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Avian Dis. 1992 Jan-Mar;36(1):1-10.

Influenza viruses in birds of the Atlantic flyway.

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Department of Immunology and Infectious Diseases, School of Hygiene and Public Health, Johns Hopkins University, Baltimore, Maryland 21205.


Isolation of type A influenza viruses from the feces of 5013 birds of 16 species was attempted during a 33-month study (1977-79). Seventy viruses were isolated from the feces of 3403 ring-billed gulls in Baltimore, Md., during 16 months of sampling. Six hemagglutinin (HA) subtypes and seven neuraminidase (NA) subtypes in 15 combinations were found. The H13N6 virus was the only subtype found each year and accounted for 40% of the isolates. The rate of isolation from gulls was 0.26% in the cold months and 3.0% in the warm months. Hemagglutination-inhibition (HI) and elution-inhibition antibody profiles reflected the presence of some but not all of the viruses isolated. In mute swans, the rates of seroconversions were 16% for HA antibody and 14% for NA antibody, whereas the viral isolation rate was 0.4% over a 3-year period. Both the H5 and the N2 subtypes, which were responsible for the lethal chicken outbreaks in 1983 in Pennsylvania, were isolated from gulls in 1978 in association with subtypes not found in the chicken virus. Also, seroconversions for the H5 HA occurred in mute swans in 1978.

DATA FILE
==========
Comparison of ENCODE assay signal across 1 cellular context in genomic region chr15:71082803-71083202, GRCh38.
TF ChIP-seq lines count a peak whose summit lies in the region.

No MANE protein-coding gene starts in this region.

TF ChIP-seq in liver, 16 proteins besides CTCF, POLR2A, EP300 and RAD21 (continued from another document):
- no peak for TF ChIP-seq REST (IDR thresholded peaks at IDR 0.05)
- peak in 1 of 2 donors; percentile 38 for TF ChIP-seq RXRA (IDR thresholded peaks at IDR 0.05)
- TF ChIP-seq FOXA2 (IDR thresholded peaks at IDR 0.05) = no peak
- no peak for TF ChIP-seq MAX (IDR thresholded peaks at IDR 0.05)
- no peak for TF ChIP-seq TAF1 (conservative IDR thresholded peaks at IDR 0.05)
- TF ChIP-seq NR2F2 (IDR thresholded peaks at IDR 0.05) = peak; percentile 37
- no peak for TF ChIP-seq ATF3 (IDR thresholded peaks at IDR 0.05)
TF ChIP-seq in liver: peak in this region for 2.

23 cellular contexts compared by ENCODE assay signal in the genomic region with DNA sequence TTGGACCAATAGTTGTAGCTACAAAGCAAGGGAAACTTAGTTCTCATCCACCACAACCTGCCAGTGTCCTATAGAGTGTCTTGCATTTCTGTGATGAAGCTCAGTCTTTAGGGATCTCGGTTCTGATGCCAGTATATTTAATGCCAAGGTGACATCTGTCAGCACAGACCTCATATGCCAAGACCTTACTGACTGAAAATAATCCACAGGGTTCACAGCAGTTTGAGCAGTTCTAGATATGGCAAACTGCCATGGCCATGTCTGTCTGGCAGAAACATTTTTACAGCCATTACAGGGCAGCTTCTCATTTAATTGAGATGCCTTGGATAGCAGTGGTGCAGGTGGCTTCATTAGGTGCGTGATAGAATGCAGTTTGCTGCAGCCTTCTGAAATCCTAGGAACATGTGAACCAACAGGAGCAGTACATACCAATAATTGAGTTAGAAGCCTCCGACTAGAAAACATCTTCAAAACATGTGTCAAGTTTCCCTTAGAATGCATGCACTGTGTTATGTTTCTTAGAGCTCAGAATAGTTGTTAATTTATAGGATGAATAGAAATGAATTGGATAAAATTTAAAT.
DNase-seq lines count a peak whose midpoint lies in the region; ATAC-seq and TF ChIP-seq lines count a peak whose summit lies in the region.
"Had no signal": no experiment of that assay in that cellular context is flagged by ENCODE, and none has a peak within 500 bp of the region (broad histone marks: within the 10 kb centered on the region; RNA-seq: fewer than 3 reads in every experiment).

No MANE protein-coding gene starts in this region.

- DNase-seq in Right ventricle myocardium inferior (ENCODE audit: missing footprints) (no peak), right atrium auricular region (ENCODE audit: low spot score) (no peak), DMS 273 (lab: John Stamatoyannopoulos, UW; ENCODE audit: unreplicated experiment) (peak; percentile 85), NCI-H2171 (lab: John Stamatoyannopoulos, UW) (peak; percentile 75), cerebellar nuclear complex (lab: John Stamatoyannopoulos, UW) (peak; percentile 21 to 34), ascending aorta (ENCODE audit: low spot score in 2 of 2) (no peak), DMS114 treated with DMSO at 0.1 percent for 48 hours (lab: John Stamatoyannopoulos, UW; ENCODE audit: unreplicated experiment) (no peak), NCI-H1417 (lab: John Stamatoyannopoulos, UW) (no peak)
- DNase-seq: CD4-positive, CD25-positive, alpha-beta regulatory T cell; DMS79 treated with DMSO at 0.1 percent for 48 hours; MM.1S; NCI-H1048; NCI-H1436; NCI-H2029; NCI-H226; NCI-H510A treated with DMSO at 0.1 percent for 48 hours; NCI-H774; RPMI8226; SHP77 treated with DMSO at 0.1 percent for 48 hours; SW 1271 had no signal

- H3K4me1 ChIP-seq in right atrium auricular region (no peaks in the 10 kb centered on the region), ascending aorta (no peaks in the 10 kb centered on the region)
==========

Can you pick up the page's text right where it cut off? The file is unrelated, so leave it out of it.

[Indexed for MEDLINE]

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